Jefferson County Bankruptcy Foreshadows Fate of Cities in Crisis

A massive share of the local government’s tax revenue disappears. Elected officials lay off employees, shutter a health-care facility used by the poorest residents, and road work grinds to a halt. Residents wait in hours-long lines to renew their licenses.

That was 2011 for Jefferson County, Alabama, whose financial crisis may preview what’s ahead for local governments hammered by the worst economic collapse in decades.

Surging unemployment and business closures are causing government revenue to plunge nationwide in a matter of weeks, mirroring the swift hit to Jefferson County when a court struck down a wage tax that covered about 25% of its budget. The 660,000-resident county, which is home to Birmingham, fired 1,300 employees over three years, sold a nursing home and shuttered inpatient services at its hospital that cared for the poor. After closing satellite courthouses, the lines at the main one downtown grew so long that a portable toilet was installed in the park next door. Eventually, the county filed for bankruptcy.

“If you came to the courthouse you had to pack a lunch,” said Tony Petelos, the county manager. “From bankruptcy to today, we’re still rebuilding. It’s taken that long.”

Jefferson County’s painful past may be the future for some local governments facing what could become the biggest fiscal crisis in decades. With an aid package still pending in Congress, local governments are preparing to cut services, idle employees, raise taxes and sell assets. As a last resort, those burdened by excessive long-term debt and pension obligations could file for bankruptcy, although so far investors and analysts haven’t predicted a wave of insolvencies and not every state even allows it.

Jefferson County filed what was then the biggest local government bankruptcy in November 2011 to get out from under the weight of $3 billion of debt issued for its sewer system. What pushed it over the edge was the decision by Alabama’s highest court to strike down a wage tax that generated $75 million annually. The county didn’t have the power to raise other taxes to make up the gap.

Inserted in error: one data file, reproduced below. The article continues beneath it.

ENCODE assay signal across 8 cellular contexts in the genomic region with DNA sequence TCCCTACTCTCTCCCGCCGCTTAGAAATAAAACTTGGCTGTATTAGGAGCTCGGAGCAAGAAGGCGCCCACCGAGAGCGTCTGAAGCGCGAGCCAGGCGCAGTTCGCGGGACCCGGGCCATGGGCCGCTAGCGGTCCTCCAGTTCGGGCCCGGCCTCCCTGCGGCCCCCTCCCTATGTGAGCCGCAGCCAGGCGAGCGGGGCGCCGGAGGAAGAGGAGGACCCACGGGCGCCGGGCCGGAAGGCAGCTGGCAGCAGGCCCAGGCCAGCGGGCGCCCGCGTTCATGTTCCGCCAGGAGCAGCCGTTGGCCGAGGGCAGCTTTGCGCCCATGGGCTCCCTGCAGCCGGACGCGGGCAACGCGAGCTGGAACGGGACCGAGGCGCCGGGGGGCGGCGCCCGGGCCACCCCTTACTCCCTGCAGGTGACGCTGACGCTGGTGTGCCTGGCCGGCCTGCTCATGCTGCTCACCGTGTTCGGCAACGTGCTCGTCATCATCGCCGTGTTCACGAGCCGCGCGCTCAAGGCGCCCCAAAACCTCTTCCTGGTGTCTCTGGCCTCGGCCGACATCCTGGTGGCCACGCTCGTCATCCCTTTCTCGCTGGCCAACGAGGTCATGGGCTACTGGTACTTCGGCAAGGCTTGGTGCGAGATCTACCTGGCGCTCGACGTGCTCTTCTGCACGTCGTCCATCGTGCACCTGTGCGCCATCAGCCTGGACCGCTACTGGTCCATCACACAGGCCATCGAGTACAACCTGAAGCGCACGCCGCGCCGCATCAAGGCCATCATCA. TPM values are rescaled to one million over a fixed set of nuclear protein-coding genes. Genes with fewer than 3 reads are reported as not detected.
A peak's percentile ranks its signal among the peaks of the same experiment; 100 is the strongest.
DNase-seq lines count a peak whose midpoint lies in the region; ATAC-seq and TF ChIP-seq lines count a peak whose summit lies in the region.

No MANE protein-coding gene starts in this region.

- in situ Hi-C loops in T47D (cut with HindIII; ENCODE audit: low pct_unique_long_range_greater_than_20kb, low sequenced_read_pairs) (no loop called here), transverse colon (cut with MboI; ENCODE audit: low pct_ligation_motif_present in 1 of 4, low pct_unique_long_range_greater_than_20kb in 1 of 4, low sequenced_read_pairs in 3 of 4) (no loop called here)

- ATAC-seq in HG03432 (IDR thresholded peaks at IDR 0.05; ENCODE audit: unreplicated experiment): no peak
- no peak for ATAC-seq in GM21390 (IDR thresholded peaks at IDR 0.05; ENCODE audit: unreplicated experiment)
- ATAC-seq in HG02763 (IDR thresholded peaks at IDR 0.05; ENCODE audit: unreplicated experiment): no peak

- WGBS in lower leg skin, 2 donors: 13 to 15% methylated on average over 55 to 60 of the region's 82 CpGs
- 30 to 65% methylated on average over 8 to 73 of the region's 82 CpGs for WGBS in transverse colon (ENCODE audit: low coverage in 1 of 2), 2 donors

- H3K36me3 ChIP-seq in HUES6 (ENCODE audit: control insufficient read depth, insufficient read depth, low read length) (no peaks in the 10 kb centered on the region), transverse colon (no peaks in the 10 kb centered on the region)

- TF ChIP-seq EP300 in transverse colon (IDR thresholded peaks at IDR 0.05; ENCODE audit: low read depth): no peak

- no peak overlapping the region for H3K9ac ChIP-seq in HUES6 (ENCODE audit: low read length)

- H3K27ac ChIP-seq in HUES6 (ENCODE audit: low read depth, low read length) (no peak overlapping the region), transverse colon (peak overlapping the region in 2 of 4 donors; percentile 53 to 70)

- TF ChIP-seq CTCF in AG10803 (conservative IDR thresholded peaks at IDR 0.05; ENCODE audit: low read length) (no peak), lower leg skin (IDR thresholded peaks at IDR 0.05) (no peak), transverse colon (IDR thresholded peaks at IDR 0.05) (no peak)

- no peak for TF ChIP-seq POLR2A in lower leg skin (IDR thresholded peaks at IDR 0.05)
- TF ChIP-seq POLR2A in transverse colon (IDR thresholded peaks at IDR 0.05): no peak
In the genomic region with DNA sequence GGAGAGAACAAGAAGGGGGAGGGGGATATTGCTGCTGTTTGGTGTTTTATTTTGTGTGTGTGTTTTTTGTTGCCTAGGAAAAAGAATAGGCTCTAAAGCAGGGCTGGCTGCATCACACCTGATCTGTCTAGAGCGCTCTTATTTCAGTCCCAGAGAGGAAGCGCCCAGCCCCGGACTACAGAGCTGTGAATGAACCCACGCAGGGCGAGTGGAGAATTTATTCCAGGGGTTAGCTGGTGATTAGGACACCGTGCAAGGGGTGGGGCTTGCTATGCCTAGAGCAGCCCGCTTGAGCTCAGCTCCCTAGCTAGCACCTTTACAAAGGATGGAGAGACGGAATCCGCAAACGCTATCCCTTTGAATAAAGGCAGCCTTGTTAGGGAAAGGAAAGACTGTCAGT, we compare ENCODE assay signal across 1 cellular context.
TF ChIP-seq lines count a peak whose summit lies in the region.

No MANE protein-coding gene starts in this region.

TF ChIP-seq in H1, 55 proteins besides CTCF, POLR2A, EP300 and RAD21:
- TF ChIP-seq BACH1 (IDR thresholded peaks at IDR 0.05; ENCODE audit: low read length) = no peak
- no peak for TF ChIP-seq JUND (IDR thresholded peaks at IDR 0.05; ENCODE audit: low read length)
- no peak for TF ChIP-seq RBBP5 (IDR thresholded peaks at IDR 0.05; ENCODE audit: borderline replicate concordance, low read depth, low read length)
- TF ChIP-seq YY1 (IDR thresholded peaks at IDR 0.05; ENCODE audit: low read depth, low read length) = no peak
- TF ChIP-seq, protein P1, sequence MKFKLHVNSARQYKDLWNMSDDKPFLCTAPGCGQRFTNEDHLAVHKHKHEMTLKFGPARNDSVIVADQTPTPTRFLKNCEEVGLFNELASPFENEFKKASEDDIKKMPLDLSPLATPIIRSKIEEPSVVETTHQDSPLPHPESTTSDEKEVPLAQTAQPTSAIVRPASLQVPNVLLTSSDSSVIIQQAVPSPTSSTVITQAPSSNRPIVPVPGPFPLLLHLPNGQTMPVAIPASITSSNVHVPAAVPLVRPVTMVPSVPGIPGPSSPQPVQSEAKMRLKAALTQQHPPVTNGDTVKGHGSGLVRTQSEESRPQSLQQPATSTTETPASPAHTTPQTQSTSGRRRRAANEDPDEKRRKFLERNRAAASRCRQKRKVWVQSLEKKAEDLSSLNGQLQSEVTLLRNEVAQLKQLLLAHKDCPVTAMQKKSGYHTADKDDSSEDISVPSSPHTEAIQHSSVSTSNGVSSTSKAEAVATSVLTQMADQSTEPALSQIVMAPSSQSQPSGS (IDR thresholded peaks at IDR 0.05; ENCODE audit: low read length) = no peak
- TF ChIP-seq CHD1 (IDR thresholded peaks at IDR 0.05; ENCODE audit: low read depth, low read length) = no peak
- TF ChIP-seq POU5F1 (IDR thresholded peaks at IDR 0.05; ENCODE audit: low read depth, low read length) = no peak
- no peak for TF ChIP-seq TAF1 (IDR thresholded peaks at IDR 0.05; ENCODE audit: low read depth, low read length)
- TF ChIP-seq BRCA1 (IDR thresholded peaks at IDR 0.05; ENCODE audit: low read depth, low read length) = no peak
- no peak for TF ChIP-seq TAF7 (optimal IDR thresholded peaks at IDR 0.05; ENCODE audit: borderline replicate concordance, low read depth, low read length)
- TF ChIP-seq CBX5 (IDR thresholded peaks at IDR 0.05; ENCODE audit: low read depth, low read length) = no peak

“We had no home rule. It wasn’t like, we’ll go and increase the sales tax or we’ll replace the occupational tax,” said David Carrington, former president of theJefferson County Commission. “We had a set amount of revenue.”

Since payroll is the biggest cost for cities, counties and school districts, furloughs and layoffs are among the first responses to a sharp drop in revenue. And they’ve already started, with almost 1 million employeescut from state and local payrolls last month.

That’s likely to reduce government services. Jefferson County couldn’t open a renovated and expanded jail in Bessemer, Alabama, because the sheriff didn’t have enough deputies to staff it, leading to overcrowding in the county’s Birmingham lockup. Some deputies were moved to 12-hour shifts.

The county also cut spending on infrastructure. Instead of buying new patrol cars, it hired a company to refurbish cruisers to get another 200,000 to 300,000 miles out of them, Petelos said. Road projects were shelved.

“We pretty much quit paving. We just did the basic pothole repairs and that’s it,” Petelos said.

To generate cash, the county sold its nursing home for $11.3 million. In one of its most politically difficult decisions, it closed inpatient and emergency care atCooper Green Mercy Hospital, which served the county’s lowest-income residents. The money-losing hospital was underutilized, with typically fewer than 40 patients a day, and received more than $10 million a year in county subsidies, Carrington said.

Although an urgent care facility remained open, the closing of the downtown hospital was hard for some residents because suburban hospitals weren’t on bus lines, said Scott Douglas, executive director of Greater Birmingham Ministries, a community organization.

“People lost connection with their doctors,” he said. “One issue was access and the second was speaking with a medical professional that you know.”

Jefferson County exited bankruptcy in December 2013, cutting its sewer debt to $1.8 billion. To pay off creditors, officials agreed to raise sewer rates 8% annually through October 2018, followed by yearly jumps of 3.5% until 2053.

The bond market also helped. Jefferson County, currently rated AA- by S&P Global Ratings, has issued debt twice since the bankruptcy and hasn’t been penalized by investors, said Carrington.

A refinancing of school debt freed up sales-tax revenue, allowing the county to hire back about 350 employees and fund road and bridge repair, economic development and deferred capital projects. The economy, anchored by the University of Alabama’s School of Medicine, banking, and automobile manufacturing, gained steam while residential development in Birmingham boosted property-tax revenue.

In a 2018 bond sale, the county paid a premium of 0.5% on the longest-maturing debt.

Now, it may be better prepared than others to weather the economic slowdown. It has built up more than $170 million in reserves, enough to cover half of its fiscal 2019 general-fund budget.

“One thing we learned in bankruptcy, is you better be prepared,” said Petelos, the county manager.

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